Friday, 8 August 2014

I hope Air Asia will confound its critics and prove them wrong


WATARU YOSHIDA, Nikkei staff writer

SINGAPORE -- Southeast Asia's budget airlines are growing frail from all the fare cuts they are forcing upon one another.

     Cut-rate carriers profit by squeezing their own costs and charging for certain services that some traditional airlines still offer for free. But the business model does not seem to be working anymore. Instead, a faster-than-expected pace of fare declines is taking its toll.

    On July 1, Tony Fernandes, CEO of Malaysia-based AirAsia, announced that his airline would re-debut in Japan through AirAsia Japan, a newly established venture with four Japanese partners, including Internet shopping portal Rakuten.

     The announcement came during a Tokyo news conference that, perhaps unintentionally, showed just how excited Fernandes was to get back into Japan. At one point, he hugged Rakuten CEO Hiroshi Mikitani.

     AirAsia had previously done business in Japan on a limited basis through a partnership with the parent of All Nippon Airways. But there were problems. AirAsia ended up terminating the partnership in June 2013 and withdrawing from Japan.

     Despite the bitter experience, the airline has remained fixated on doing business in the country. One reason Fernandes has been itching to have AirAsia again fly to and from Japan might be his airline's aggravating business performance. Sales for 2013 increased 5% from 2012, but net profit plunged 54%. The company blamed the decline on a surge in fuel costs.

     But AirAsia seems to be suffering from a permanent structural problem, too, one that it hopes to fix by linking Southeast Asia with Japan.

     An airline's financial health is usually gauged by looking at its revenue per available seat mile. The RASM index is obtained by dividing operating income by available seat miles, which are calculated by multiplying available seats by the number of miles a carrier's jetliners fly during a designated period. AirAsia's RASM slid 7% in 2013.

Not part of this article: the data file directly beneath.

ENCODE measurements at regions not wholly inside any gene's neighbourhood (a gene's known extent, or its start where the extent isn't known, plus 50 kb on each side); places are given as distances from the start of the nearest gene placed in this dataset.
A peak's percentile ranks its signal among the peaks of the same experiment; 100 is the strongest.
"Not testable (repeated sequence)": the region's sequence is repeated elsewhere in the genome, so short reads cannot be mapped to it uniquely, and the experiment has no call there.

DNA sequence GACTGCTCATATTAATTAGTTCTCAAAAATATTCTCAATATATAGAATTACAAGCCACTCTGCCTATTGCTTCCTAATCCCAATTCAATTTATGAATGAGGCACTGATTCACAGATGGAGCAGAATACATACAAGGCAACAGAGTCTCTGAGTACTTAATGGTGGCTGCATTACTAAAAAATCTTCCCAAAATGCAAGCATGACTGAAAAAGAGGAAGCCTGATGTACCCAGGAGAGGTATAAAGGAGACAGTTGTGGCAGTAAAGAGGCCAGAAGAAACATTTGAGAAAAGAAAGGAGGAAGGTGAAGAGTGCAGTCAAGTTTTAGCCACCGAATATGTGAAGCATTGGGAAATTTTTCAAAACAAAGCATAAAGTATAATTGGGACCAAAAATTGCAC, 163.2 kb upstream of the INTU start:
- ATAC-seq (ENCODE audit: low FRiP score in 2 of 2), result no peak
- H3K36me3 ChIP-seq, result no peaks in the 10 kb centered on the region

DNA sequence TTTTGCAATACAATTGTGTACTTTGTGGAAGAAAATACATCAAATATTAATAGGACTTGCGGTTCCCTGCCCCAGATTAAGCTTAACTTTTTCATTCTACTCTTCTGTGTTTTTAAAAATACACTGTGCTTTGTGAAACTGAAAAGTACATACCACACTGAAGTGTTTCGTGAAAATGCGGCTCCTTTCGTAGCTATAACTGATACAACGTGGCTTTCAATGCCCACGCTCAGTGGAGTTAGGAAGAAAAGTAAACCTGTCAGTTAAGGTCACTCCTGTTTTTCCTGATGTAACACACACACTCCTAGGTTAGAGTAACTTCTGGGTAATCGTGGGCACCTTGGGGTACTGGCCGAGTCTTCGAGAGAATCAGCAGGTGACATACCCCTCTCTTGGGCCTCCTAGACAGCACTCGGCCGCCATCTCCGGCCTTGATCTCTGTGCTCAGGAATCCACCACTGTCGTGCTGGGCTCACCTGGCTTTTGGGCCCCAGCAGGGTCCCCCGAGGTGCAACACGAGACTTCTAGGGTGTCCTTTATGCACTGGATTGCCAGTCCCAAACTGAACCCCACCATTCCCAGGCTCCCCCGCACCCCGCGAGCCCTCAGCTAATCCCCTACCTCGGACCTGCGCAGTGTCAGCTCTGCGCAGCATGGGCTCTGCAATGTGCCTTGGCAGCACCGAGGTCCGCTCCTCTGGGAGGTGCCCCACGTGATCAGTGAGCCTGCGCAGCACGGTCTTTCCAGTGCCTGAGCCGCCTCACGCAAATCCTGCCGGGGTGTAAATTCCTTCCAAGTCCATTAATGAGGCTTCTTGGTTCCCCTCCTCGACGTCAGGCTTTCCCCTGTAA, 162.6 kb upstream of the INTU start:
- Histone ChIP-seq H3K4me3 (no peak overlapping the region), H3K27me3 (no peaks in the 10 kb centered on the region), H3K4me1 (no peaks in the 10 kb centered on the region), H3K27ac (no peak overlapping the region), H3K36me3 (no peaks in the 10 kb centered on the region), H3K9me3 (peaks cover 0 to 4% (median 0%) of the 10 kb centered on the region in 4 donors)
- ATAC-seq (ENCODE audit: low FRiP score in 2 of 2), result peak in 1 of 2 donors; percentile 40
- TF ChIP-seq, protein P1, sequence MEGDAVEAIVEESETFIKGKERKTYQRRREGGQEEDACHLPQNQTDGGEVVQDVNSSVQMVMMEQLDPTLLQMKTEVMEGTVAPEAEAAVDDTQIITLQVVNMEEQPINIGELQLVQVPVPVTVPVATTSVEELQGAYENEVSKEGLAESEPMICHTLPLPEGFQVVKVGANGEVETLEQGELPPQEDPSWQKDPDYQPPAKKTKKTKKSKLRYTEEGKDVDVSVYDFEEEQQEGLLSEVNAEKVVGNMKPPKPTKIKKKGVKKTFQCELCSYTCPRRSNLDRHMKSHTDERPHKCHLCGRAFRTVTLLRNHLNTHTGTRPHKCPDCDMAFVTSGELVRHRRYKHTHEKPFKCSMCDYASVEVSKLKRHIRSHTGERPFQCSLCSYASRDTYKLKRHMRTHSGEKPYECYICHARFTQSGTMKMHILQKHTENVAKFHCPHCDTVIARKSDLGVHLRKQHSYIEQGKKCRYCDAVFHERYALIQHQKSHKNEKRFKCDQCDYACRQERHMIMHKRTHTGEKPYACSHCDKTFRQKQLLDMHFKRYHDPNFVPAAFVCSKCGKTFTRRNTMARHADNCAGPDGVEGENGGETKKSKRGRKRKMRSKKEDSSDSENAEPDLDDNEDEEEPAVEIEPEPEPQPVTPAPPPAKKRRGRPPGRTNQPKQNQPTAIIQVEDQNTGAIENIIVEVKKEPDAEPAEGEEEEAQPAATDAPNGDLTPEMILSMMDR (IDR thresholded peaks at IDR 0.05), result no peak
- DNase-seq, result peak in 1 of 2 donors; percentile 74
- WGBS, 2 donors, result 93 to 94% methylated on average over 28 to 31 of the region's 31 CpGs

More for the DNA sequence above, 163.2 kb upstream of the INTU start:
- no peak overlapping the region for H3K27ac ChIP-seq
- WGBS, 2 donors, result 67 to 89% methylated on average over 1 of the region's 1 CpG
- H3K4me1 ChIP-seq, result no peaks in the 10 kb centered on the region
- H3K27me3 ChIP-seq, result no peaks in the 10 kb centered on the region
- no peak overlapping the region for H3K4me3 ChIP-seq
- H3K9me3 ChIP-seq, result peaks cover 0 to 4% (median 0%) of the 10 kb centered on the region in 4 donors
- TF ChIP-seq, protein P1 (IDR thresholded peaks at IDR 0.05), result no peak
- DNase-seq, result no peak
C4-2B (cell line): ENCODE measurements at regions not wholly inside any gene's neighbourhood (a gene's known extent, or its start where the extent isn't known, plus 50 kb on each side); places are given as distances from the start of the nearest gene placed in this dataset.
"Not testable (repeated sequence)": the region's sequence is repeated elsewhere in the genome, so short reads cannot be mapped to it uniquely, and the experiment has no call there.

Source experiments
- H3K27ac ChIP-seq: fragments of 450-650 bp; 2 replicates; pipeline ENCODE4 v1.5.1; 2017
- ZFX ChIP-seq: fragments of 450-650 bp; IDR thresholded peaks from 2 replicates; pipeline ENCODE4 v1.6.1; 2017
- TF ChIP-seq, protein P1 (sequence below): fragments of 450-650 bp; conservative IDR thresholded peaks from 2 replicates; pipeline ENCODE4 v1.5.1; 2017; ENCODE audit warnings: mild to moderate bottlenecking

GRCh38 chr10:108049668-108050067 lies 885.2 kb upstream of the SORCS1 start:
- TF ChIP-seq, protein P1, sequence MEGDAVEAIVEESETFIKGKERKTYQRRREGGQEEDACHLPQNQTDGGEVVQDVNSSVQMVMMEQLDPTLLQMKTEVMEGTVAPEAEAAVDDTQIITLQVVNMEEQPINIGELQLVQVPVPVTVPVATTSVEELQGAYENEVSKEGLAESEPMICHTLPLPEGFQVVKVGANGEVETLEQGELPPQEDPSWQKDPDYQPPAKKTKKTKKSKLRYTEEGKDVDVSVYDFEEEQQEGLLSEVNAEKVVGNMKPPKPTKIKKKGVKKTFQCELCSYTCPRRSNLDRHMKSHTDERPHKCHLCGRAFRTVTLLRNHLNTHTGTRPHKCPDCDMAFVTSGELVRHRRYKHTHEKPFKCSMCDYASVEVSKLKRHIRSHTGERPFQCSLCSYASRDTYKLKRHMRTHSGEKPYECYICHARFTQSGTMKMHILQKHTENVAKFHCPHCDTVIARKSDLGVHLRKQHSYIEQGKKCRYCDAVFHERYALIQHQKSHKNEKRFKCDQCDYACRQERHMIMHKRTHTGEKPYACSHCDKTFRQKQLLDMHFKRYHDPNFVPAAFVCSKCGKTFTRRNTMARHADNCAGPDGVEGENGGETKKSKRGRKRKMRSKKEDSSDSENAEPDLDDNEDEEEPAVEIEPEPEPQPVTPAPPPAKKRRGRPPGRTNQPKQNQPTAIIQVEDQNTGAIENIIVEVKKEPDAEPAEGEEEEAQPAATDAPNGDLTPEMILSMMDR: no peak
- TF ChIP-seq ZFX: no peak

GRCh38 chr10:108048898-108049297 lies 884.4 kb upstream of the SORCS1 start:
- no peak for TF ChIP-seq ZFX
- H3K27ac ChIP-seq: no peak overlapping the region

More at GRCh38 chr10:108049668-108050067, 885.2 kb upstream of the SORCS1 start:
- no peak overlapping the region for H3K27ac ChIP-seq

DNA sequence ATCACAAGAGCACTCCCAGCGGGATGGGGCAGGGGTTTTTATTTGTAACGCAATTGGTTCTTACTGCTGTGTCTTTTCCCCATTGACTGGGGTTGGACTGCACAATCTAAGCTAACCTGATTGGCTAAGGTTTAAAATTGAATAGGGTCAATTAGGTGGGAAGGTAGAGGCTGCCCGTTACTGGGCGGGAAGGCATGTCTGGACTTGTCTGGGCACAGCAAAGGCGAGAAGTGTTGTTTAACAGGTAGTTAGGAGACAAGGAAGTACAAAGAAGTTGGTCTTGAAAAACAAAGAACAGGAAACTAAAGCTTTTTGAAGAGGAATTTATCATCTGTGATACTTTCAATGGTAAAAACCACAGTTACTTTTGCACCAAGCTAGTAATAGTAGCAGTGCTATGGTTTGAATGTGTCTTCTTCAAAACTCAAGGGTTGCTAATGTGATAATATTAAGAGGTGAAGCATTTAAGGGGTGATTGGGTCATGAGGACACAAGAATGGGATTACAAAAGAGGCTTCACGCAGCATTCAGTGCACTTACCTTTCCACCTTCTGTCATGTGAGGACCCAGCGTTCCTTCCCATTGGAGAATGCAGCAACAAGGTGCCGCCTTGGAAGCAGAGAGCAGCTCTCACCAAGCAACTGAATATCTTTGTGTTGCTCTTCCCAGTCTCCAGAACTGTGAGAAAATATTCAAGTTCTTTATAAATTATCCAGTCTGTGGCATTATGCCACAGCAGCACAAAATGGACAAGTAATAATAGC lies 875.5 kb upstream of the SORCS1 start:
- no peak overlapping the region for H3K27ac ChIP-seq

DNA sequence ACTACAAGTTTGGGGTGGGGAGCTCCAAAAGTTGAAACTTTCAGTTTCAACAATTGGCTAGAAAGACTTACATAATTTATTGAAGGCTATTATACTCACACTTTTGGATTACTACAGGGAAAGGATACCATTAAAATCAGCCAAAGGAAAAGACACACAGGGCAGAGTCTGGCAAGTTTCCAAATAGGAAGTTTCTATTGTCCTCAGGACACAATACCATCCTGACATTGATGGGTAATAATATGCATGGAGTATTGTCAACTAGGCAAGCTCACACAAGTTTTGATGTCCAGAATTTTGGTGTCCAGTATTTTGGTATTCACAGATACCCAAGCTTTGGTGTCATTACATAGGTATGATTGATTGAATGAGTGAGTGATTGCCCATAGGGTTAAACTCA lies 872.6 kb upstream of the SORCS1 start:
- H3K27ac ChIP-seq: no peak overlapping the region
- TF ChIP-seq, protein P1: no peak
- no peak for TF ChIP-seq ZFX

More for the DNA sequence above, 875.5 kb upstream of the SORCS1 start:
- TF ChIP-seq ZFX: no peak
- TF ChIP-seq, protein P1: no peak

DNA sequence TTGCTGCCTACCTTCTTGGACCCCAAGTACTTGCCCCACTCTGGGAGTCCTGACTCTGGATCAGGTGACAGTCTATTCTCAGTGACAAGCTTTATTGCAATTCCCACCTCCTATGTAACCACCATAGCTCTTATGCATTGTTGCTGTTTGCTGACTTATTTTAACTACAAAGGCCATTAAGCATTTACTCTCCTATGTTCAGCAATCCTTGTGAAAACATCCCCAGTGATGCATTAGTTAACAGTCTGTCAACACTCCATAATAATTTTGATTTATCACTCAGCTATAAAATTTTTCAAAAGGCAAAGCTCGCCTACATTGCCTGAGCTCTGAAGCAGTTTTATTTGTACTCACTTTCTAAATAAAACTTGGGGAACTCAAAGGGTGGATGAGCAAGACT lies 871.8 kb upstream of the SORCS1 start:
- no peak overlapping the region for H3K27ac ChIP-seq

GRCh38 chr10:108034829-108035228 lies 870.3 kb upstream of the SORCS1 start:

AirAsia, founded in 2001, has continued to grow by wooing passengers from existing airlines with fares that at one point were more than 50% lower.

     All the bargains AirAsia has been handing out have contributed to Malaysia Airlines' financial crunch. AirAsia took to the skies with the marketing slogan "now everyone can fly," but its dominance of the budget airline market lasted only a decade.

     A week after Fernandes hugged Mikitani in front of Japanese reporters, Azran Osman-Rani, CEO of AirAsia X -- the AirAsia group's mid- and long-range flight operator -- told The Nikkei that his carrier intends to double sales with flights to and from Japan in the next three years.

     According to the CAPA -- an independent provider of market intelligence, analysis and data services -- budget airlines' share of Southeast Asia's aviation market on a number of seats basis grew to slightly less than 60% in 2013, almost double that of two years earlier.

     Fare-slashing will probably continue; there is really no other option for a budget carrier. And the industry could end up cannibalizing itself.

     Consider that the 2013 net profit of Philippines-based Cebu Pacific Air declined a whopping 85%. Or that Singapore-based Tigerair closed its Indonesian unit, Tigerair Mandala, on July 1.

     Are you getting the picture?

Read in full here.

I hope Air Asia will confound its critics and prove them wrong......No further comment.

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